Tag Archives: book categories

How Readers Can Find Your Book




At Barnes&Noble, Waterstones or local indie bookstores, customers can browse in categories where book covers, titles and blurbs help them to discover great books. Finding books at online retailers readers have to type phrases and keywords into the search bar in order to have the right books – the reason for author in selecting relevant keywords.

Keywords for Title or Sub-Title
Marketers state that 80% of the effectiveness of ads depend on your headline. The same is true for book titles. Especially for non-fiction books, your book’s title is most important for search results and must be well-related to search terms. Not easy for fiction books… If your title is “Annabel’s Secret”, a short sub-title, such as “A Victorian Era Mystery” will help with keywords to make it easier being found by readers.

Create a List of Words and Phrases
Imagine what customers type into the search bar to find what they want to read – not your name or book title. More important are subjects in your book, such as “business writing” or “historic romance” or “finding academic jobs” for example. Kindle Direct Publishing (KDP) explains it: “Along with factors like sales history and Amazon Best Seller Rank, relevant keywords can boost your placement in search results on”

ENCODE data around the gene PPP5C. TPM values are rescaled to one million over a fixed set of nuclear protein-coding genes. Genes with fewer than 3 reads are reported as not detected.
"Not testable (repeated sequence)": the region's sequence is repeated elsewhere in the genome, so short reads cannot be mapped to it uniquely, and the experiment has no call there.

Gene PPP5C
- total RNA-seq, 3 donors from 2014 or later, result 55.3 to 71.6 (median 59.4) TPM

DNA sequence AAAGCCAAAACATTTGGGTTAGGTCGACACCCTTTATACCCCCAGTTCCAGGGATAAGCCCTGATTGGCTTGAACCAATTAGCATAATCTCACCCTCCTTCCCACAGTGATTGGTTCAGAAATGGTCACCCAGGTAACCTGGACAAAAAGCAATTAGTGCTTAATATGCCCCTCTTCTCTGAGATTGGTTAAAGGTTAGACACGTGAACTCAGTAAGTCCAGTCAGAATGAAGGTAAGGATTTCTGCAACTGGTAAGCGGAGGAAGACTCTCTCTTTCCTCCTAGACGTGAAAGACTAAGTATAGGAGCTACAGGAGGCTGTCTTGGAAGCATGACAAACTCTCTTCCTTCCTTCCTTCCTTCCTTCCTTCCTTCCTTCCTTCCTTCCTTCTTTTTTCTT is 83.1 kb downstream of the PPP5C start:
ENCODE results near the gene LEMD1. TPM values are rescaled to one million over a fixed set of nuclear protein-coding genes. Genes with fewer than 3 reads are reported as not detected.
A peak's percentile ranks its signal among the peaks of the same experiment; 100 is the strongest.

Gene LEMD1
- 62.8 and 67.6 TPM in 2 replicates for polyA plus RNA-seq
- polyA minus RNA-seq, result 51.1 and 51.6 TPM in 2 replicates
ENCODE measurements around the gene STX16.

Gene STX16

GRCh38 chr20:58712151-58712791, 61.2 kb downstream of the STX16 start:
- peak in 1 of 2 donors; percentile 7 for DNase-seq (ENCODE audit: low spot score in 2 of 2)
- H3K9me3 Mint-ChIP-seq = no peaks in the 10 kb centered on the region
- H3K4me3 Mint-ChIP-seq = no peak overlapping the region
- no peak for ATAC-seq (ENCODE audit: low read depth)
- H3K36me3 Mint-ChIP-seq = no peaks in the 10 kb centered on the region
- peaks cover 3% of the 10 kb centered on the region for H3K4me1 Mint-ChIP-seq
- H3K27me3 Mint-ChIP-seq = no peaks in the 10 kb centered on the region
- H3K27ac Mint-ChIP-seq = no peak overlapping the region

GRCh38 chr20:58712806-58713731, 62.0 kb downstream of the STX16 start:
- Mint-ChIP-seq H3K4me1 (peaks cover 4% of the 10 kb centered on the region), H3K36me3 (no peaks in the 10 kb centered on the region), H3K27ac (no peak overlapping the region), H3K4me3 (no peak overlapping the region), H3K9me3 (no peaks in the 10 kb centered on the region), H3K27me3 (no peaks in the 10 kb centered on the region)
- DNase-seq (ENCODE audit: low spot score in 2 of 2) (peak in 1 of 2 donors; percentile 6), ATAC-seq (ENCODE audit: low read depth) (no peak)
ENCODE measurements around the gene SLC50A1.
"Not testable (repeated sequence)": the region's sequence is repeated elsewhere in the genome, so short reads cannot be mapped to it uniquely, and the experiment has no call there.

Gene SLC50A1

Test Your Keywords at Amazon
Type them into the search bar slowly, one letter at a time and watch as prompts appear with words, you might be looking for in the search field. The most popular searches will be on top of the list.

Use Google’s Keyword Planner
Amazon’s search bar gives no data how often a term is searched, it’s wise to check these and similar ones with Google and see if one word or phrase is more popular than the other.
By testing similar terms at Google, you will find the numbers of each search term.

Categories with Keyword Requirements
The following genres are designed to be linked with keyword suggestions that will help to rank books in certain categories.  Amazon writes: “In order to list your title in certain sub-categories, you’ll need to add Search Keywords in addition to the categories you choose for your title. Click a category in this list to see the keyword requirements.”

Examples from Amazon for each of these categories can be found here:

  • Romance
  • Science Fiction & Fantasy
  • Children’s
  • Teen & Young Adult
  • Mystery, Thriller, & Suspense
  • Comics & Graphic Novels

Important: Keywords
Kindle Direct Publishing (KDP) allows (only) SEVEN keyword choices Use short phrases, two to three words long, mixed with single words, such as “publishing,” “pets” or “airplanes.” Combine them with phrases like “children’s bedtime stories” and “glider flying” for example. Imagine you are a reader searching by subjects for a book. Never use words or phrases, such as “best”, “latest”, “most important”, “new,” “on sale,” “available now” “fiction” “novel” “book” or your author name or the category or title of the book.

Keep the Title Short